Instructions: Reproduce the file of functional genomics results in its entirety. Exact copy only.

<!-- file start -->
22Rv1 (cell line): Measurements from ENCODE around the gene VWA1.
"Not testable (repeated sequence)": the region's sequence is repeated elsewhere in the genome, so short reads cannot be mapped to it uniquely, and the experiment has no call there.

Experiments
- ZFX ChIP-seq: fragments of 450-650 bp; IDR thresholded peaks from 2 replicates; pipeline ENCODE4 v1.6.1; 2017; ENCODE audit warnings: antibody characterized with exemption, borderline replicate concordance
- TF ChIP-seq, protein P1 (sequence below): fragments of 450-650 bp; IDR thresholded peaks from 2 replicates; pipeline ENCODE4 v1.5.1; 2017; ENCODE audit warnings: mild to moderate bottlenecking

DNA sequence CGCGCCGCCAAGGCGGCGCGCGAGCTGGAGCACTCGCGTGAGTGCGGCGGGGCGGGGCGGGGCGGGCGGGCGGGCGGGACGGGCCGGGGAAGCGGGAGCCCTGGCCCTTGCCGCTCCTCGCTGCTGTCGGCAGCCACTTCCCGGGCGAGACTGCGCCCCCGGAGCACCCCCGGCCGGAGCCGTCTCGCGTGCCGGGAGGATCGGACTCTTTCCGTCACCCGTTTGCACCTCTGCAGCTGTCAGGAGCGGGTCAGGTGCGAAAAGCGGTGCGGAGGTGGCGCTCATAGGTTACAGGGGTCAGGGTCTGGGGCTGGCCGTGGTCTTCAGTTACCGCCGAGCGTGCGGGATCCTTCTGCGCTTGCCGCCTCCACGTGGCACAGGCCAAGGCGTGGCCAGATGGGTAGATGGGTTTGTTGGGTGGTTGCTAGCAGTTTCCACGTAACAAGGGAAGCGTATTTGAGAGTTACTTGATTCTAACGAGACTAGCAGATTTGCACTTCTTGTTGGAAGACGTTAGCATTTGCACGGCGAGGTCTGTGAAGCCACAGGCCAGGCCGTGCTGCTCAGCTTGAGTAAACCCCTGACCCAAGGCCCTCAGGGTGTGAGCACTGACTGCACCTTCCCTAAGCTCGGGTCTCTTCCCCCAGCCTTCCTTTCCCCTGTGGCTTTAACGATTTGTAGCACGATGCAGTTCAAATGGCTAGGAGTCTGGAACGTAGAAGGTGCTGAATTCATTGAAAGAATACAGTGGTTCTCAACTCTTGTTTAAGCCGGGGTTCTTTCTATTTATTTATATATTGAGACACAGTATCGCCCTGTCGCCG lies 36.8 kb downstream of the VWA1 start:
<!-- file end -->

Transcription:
22Rv1 (cell line): Measurements from ENCODE around the gene VWA1.
"Not testable (repeated sequence)": the region's sequence is repeated elsewhere in the genome, so short reads cannot be mapped to it uniquely, and the experiment has no call there.

Experiments
- ZFX ChIP-seq: fragments of 450-650 bp; IDR thresholded peaks from 2 replicates; pipeline ENCODE4 v1.6.1; 2017; ENCODE audit warnings: antibody characterized with exemption, borderline replicate concordance
- TF ChIP-seq, protein P1 (sequence below): fragments of 450-650 bp; IDR thresholded peaks from 2 replicates; pipeline ENCODE4 v1.5.1; 2017; ENCODE audit warnings: mild to moderate bottlenecking

DNA sequence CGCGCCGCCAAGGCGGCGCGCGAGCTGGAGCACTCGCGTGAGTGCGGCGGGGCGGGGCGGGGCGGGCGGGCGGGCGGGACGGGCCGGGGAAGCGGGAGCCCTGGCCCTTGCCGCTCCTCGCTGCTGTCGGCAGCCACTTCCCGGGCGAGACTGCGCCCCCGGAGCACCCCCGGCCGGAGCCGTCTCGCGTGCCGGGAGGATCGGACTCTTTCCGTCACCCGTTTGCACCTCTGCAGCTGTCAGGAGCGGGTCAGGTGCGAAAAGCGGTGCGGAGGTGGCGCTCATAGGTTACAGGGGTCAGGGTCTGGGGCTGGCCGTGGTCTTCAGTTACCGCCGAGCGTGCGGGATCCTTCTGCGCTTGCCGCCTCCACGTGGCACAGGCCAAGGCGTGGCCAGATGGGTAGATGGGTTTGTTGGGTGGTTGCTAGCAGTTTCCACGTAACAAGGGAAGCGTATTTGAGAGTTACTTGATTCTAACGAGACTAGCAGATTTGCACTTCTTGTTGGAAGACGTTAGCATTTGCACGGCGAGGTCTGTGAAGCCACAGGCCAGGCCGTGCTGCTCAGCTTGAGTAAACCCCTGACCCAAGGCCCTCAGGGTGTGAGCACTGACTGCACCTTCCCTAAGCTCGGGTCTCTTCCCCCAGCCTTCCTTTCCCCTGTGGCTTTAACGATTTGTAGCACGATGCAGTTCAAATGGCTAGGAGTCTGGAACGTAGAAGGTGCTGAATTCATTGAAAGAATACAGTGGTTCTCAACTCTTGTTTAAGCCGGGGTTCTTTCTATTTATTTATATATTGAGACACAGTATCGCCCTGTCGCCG lies 36.8 kb downstream of the VWA1 start: